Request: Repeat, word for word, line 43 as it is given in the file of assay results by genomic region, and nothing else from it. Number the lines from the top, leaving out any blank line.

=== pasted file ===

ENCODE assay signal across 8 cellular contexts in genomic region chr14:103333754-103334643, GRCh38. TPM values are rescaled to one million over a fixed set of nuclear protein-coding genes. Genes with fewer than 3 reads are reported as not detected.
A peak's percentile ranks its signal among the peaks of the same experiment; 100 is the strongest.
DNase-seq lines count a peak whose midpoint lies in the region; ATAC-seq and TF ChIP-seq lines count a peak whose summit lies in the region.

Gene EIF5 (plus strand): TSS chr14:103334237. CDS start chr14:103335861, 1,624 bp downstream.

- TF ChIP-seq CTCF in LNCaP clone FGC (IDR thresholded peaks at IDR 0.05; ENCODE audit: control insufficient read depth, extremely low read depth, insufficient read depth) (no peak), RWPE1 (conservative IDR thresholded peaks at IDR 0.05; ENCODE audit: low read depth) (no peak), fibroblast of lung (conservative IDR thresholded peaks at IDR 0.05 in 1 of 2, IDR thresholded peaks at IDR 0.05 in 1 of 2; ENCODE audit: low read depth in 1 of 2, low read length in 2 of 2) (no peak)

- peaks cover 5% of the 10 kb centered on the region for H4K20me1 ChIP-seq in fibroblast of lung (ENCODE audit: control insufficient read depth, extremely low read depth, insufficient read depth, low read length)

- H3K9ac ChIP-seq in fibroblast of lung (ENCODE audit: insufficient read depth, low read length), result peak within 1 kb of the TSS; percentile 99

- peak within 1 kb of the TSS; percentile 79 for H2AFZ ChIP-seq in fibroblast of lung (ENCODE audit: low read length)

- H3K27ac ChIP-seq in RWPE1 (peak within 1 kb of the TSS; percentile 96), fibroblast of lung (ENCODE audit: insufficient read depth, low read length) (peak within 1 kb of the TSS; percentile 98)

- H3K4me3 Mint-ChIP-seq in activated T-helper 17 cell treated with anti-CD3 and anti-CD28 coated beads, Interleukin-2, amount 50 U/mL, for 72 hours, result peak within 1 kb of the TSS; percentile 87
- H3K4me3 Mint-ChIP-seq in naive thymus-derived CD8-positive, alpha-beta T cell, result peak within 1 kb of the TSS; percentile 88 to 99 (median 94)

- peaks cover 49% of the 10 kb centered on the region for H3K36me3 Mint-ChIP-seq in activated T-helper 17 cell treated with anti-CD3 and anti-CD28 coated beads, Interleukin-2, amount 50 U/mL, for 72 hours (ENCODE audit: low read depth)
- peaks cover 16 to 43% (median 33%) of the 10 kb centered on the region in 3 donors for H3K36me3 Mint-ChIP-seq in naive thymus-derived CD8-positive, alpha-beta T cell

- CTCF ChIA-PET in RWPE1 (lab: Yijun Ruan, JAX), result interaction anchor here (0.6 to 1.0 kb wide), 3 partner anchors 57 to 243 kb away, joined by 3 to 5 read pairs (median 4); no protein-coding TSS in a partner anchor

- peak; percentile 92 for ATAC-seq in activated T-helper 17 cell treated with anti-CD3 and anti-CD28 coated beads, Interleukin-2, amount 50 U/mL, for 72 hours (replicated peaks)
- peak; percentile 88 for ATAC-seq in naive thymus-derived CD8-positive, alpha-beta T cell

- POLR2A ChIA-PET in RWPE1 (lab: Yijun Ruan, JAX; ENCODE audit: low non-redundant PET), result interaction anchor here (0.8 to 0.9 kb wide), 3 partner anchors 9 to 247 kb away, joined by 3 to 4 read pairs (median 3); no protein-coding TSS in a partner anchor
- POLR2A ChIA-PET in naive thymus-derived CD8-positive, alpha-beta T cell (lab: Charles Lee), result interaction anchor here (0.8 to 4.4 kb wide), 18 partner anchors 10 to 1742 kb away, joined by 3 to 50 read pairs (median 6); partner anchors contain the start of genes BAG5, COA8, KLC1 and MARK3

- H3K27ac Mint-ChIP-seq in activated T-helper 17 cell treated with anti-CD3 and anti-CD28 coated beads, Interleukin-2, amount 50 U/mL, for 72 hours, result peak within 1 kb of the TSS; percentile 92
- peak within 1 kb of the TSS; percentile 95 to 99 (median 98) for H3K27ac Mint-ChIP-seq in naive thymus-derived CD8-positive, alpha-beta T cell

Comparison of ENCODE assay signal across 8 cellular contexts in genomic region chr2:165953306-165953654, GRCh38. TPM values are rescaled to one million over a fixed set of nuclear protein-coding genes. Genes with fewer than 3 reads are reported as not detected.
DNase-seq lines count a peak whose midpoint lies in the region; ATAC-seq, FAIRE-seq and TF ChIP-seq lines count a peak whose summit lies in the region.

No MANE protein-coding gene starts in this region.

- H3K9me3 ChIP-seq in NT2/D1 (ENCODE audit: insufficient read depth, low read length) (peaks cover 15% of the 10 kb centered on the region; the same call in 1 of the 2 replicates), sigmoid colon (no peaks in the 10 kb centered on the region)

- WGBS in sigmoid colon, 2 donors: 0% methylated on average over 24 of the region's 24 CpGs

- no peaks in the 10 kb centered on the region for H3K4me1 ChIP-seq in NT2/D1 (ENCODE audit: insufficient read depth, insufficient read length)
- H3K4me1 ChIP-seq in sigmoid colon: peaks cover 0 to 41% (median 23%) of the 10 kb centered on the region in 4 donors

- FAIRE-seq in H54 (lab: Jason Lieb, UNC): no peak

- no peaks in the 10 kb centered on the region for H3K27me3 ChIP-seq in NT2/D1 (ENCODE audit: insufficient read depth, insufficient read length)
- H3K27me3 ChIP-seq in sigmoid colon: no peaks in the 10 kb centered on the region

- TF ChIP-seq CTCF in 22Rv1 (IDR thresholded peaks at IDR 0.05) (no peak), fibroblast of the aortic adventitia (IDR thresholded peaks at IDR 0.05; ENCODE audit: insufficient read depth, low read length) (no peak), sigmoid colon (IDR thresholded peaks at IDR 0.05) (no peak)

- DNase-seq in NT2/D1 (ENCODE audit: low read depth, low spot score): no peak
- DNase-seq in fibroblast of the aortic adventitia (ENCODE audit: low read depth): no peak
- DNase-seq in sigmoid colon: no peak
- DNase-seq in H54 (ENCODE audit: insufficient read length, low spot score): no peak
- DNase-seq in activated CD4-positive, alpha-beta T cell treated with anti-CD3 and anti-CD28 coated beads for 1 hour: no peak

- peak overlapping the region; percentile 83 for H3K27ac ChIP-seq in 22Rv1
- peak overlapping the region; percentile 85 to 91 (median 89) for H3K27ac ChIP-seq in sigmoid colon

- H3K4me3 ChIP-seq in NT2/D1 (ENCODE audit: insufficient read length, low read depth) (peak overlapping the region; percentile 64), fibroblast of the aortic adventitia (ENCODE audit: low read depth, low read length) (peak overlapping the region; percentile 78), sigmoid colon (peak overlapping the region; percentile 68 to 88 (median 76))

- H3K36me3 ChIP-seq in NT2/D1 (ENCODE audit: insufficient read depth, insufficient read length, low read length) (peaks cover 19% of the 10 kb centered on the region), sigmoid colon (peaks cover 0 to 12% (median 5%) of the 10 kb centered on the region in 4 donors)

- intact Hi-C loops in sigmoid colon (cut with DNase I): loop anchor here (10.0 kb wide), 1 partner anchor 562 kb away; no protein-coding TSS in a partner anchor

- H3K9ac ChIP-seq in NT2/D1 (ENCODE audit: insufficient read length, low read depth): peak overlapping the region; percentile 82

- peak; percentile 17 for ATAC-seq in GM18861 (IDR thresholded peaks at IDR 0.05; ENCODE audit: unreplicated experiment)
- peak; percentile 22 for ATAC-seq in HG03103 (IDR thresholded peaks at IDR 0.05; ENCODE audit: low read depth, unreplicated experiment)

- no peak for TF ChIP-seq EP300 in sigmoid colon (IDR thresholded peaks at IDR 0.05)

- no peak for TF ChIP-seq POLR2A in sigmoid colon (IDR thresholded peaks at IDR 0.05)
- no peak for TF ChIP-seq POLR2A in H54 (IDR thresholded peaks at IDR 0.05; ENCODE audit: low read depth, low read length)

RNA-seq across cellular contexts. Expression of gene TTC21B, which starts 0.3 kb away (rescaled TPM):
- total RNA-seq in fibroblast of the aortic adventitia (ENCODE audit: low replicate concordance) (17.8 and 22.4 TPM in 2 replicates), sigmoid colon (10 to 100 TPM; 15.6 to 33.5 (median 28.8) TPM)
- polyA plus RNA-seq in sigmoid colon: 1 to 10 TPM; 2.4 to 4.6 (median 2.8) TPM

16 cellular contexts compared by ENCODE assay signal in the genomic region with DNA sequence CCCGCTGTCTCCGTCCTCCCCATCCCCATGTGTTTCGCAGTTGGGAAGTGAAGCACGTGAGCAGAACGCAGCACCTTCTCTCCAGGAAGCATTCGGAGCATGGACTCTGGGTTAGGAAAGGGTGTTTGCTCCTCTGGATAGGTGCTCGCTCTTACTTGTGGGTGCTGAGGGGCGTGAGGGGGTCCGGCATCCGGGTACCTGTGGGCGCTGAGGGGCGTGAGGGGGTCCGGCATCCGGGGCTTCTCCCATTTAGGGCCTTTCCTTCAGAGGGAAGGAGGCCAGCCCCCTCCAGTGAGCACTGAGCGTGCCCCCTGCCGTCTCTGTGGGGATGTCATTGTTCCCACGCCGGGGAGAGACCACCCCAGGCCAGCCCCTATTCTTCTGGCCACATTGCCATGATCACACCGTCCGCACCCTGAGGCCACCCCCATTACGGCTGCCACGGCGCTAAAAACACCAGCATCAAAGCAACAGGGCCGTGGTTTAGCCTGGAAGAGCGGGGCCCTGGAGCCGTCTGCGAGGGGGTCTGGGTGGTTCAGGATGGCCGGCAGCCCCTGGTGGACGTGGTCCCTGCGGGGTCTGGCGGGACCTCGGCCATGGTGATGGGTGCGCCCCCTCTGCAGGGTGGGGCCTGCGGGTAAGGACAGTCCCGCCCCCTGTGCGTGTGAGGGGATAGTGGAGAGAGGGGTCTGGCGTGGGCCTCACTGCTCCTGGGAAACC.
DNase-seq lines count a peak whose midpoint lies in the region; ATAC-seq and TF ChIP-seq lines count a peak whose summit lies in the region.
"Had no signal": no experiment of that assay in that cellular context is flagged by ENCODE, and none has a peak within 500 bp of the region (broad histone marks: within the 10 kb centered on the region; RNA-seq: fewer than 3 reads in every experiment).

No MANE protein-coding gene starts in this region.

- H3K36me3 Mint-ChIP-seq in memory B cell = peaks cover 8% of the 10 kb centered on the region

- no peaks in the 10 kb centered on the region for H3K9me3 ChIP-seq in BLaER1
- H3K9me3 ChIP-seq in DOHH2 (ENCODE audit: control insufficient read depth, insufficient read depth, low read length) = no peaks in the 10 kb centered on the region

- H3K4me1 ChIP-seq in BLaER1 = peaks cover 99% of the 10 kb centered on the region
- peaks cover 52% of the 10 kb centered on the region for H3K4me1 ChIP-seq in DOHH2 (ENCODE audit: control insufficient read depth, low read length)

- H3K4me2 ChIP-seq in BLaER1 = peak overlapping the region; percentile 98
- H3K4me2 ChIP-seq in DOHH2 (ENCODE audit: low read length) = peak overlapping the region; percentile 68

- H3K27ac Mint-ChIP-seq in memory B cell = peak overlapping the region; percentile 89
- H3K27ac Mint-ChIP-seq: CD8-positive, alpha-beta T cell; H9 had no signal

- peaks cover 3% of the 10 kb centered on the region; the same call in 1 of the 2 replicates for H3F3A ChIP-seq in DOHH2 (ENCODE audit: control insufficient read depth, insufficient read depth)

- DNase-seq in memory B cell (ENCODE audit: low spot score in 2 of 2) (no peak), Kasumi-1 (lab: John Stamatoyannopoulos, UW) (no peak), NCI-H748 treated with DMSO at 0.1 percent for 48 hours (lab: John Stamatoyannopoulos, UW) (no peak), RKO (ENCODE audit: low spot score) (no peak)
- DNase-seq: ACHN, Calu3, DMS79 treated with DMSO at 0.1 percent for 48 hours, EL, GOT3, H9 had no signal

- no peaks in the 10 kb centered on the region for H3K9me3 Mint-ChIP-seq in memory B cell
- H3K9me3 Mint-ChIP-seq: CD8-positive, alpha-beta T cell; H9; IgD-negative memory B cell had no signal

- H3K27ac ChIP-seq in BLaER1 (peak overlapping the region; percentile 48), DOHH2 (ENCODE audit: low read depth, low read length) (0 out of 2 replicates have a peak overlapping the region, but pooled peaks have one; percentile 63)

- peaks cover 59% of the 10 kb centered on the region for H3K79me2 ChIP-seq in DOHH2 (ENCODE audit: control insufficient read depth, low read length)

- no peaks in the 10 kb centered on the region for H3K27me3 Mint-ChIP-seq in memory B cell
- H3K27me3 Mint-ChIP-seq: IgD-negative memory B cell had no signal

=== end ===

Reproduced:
- peak; percentile 17 for ATAC-seq in GM18861 (IDR thresholded peaks at IDR 0.05; ENCODE audit: unreplicated experiment)